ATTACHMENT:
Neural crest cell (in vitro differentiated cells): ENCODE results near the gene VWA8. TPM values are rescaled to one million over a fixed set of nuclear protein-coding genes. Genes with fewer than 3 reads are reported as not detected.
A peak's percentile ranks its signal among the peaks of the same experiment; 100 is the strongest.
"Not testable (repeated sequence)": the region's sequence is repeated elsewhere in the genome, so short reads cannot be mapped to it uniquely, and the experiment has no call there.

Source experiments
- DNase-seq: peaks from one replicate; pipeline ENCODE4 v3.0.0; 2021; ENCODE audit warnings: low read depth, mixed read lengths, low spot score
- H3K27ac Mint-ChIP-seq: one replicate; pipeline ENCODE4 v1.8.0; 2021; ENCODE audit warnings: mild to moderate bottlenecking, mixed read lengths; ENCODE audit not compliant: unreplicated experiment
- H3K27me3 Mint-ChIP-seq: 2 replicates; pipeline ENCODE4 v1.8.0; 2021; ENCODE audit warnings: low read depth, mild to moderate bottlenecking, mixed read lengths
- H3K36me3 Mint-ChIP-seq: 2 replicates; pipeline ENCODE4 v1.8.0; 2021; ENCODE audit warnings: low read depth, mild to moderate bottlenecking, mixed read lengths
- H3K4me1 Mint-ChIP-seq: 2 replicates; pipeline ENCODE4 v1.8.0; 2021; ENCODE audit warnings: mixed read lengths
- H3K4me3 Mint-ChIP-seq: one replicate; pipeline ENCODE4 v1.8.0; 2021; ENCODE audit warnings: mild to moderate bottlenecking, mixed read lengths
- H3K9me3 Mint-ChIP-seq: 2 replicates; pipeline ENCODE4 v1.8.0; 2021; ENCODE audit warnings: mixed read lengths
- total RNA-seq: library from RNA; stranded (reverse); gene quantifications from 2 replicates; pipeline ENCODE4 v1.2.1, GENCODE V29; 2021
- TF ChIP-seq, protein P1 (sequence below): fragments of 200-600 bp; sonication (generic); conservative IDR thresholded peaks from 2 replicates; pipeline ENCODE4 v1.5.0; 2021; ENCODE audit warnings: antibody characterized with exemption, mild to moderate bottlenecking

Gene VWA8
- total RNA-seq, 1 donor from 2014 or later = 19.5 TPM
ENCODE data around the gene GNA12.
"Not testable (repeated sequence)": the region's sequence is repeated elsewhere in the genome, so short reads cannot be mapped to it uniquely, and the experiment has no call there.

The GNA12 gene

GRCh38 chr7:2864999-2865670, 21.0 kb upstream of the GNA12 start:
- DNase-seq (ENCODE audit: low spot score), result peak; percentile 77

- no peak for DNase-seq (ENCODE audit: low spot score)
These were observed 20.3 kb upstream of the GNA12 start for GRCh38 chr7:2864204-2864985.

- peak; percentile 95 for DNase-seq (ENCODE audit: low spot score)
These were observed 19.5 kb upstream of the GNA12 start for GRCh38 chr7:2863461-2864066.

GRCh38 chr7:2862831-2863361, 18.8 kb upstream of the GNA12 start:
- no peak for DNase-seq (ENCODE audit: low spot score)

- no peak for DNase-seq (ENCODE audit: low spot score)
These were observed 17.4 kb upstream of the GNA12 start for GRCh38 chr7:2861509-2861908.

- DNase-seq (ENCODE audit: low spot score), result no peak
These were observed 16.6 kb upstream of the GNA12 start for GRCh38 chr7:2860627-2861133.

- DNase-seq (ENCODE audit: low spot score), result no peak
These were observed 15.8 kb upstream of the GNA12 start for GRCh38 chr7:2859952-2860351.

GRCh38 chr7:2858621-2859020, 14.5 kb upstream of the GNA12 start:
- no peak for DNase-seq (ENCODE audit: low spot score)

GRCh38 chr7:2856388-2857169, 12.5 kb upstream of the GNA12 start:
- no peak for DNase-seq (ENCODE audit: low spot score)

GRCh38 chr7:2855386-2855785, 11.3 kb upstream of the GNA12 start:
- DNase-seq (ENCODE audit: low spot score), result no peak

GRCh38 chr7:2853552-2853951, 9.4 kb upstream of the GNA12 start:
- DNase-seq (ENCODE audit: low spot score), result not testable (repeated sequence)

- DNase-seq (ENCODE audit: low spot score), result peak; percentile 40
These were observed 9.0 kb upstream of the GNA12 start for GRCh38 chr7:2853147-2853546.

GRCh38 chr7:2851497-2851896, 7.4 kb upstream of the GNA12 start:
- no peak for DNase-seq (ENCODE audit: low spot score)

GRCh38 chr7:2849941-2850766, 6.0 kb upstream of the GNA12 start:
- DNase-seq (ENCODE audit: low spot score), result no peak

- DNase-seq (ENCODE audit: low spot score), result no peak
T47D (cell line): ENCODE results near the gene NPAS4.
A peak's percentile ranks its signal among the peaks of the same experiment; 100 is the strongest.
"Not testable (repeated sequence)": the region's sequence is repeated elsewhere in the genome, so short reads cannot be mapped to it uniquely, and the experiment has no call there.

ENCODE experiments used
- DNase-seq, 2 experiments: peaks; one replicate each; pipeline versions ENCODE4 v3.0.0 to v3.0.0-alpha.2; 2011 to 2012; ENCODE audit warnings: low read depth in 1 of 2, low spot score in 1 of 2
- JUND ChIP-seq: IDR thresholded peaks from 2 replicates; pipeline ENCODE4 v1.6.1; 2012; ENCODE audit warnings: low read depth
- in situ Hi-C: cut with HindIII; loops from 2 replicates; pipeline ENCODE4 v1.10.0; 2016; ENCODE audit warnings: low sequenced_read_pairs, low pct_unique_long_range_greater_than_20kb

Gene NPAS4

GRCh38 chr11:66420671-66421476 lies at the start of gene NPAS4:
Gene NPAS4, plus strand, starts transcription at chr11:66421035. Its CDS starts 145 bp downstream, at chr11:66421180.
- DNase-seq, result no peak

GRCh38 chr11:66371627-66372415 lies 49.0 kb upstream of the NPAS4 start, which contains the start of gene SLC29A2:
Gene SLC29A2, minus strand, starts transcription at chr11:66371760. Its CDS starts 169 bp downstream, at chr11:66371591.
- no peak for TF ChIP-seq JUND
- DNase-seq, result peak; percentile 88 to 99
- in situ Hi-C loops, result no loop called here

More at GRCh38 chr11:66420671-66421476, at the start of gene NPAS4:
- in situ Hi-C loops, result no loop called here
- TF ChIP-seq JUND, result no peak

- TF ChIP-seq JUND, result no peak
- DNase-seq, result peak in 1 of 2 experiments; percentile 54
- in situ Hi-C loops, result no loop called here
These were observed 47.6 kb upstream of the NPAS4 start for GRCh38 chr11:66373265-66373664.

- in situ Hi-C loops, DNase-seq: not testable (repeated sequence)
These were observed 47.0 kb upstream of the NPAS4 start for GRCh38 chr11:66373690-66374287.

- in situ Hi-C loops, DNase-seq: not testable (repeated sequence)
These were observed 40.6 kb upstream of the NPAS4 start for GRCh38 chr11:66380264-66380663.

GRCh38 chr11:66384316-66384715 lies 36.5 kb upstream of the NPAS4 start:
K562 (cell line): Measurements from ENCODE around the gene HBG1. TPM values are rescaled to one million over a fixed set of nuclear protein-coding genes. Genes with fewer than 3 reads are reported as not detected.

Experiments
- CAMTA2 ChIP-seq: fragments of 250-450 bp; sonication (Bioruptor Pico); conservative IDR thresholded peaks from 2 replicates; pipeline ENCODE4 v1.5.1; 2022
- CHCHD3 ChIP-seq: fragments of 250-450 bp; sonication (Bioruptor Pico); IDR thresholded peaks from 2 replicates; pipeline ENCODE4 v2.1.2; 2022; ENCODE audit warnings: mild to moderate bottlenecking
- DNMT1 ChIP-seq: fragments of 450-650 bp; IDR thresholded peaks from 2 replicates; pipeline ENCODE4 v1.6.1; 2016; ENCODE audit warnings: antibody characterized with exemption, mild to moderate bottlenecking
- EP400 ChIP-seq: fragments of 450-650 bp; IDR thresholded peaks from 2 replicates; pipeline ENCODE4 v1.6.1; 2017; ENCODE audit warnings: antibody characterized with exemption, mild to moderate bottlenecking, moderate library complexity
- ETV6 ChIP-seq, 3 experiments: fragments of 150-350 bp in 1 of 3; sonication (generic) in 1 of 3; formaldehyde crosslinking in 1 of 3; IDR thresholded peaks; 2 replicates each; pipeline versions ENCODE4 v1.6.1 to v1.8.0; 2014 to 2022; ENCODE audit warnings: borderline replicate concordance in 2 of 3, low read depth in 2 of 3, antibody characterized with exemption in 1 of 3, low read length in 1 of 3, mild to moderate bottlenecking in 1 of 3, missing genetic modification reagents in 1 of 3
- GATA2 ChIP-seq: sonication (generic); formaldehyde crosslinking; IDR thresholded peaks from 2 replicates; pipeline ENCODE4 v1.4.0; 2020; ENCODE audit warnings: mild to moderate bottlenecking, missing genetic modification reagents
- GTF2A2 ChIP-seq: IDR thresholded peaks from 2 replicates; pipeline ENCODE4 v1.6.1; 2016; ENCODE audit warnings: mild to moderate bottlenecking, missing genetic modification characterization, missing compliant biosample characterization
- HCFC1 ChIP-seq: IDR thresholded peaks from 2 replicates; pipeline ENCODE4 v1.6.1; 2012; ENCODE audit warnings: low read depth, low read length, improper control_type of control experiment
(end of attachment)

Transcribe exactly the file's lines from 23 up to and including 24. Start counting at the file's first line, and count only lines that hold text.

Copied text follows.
- peak; percentile 95 for DNase-seq (ENCODE audit: low spot score)
These were observed 19.5 kb upstream of the GNA12 start for GRCh38 chr7:2863461-2864066.